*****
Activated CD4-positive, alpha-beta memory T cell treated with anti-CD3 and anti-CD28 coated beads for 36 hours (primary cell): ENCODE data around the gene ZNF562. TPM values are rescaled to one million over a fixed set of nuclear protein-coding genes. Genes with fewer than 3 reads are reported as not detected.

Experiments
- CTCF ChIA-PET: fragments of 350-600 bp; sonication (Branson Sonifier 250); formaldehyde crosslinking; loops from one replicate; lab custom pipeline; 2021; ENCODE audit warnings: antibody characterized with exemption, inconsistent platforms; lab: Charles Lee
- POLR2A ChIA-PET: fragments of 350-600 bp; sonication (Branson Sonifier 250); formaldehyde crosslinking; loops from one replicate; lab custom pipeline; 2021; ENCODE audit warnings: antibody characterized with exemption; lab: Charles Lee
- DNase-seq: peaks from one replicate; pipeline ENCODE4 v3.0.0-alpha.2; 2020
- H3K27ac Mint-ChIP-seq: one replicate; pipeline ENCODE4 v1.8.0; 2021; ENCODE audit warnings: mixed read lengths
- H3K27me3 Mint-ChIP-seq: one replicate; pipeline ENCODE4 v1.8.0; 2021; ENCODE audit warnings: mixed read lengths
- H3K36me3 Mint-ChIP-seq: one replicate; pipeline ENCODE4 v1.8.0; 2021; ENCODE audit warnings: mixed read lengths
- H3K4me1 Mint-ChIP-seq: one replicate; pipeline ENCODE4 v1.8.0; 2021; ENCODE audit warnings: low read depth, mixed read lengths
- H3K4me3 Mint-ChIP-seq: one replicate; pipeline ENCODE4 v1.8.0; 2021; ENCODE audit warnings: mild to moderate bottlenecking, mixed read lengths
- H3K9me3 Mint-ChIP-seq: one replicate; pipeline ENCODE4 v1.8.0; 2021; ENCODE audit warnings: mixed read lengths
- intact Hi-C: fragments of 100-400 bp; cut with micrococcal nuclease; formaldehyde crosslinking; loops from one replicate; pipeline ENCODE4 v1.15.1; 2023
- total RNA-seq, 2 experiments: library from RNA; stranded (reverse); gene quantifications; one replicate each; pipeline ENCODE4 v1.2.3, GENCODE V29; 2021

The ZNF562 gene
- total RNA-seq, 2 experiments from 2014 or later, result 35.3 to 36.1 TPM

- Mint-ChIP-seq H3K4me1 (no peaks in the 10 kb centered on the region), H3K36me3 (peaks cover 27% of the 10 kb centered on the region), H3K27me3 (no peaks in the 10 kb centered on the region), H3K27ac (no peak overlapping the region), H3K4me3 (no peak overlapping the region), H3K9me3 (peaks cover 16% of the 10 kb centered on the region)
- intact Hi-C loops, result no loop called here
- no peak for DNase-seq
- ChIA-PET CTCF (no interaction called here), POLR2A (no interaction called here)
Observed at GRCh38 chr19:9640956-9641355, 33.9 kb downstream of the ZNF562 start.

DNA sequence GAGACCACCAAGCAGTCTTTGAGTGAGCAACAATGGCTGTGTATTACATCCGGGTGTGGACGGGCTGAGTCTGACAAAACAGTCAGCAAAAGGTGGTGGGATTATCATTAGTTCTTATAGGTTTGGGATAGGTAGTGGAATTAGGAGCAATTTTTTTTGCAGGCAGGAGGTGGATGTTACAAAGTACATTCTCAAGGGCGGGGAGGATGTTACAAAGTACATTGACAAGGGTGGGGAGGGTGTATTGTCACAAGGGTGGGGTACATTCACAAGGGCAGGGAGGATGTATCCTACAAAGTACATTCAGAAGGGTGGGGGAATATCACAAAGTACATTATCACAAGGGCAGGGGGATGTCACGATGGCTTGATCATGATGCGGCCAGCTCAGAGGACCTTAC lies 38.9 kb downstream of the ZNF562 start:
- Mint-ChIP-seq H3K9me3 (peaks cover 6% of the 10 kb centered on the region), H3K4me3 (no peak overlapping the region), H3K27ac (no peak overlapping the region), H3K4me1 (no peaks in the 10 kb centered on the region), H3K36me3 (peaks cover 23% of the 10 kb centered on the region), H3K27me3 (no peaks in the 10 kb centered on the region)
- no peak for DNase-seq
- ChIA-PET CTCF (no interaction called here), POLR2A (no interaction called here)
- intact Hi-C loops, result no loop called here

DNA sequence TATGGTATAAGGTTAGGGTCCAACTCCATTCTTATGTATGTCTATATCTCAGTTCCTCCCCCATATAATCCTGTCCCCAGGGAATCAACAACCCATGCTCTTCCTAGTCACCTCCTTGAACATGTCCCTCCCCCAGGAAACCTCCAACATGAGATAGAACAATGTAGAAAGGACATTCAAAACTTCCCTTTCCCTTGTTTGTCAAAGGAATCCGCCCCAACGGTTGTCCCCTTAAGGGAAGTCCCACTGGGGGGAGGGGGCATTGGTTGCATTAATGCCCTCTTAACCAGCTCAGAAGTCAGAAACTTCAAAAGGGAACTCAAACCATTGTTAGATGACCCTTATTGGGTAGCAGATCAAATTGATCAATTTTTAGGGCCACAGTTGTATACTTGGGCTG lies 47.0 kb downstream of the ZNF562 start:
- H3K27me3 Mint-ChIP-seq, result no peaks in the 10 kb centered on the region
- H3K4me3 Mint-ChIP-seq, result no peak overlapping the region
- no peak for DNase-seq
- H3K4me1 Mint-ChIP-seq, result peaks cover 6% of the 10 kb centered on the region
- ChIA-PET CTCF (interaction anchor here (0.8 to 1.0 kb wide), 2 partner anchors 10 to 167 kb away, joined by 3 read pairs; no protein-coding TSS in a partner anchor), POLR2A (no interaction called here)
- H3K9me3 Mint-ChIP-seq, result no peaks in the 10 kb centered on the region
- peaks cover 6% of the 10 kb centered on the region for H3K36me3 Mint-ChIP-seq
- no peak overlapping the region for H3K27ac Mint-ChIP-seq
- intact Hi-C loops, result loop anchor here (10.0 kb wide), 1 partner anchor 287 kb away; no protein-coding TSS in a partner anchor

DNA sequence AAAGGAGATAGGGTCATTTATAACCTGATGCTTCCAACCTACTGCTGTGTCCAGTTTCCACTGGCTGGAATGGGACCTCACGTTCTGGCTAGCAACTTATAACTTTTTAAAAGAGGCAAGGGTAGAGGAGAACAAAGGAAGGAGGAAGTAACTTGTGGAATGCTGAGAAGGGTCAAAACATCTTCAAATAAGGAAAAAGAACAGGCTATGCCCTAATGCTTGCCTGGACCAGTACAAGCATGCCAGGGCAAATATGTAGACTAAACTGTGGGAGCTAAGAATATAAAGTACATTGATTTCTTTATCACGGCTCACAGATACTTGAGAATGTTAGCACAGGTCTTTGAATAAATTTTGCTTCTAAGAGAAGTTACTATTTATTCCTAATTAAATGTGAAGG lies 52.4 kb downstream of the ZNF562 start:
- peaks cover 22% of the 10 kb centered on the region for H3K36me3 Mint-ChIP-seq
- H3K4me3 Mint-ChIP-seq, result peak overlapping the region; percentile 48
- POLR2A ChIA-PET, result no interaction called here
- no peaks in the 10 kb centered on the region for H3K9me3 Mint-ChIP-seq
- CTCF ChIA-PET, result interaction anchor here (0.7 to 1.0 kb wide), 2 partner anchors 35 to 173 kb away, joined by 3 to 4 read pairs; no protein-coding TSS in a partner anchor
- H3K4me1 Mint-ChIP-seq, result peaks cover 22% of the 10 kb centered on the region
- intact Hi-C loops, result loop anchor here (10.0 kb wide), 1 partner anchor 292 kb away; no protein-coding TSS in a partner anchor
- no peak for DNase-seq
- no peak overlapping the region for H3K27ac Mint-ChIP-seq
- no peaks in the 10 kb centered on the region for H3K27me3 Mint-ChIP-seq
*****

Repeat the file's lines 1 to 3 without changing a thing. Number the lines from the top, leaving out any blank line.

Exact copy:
Activated CD4-positive, alpha-beta memory T cell treated with anti-CD3 and anti-CD28 coated beads for 36 hours (primary cell): ENCODE data around the gene ZNF562. TPM values are rescaled to one million over a fixed set of nuclear protein-coding genes. Genes with fewer than 3 reads are reported as not detected.

Experiments
- CTCF ChIA-PET: fragments of 350-600 bp; sonication (Branson Sonifier 250); formaldehyde crosslinking; loops from one replicate; lab custom pipeline; 2021; ENCODE audit warnings: antibody characterized with exemption, inconsistent platforms; lab: Charles Lee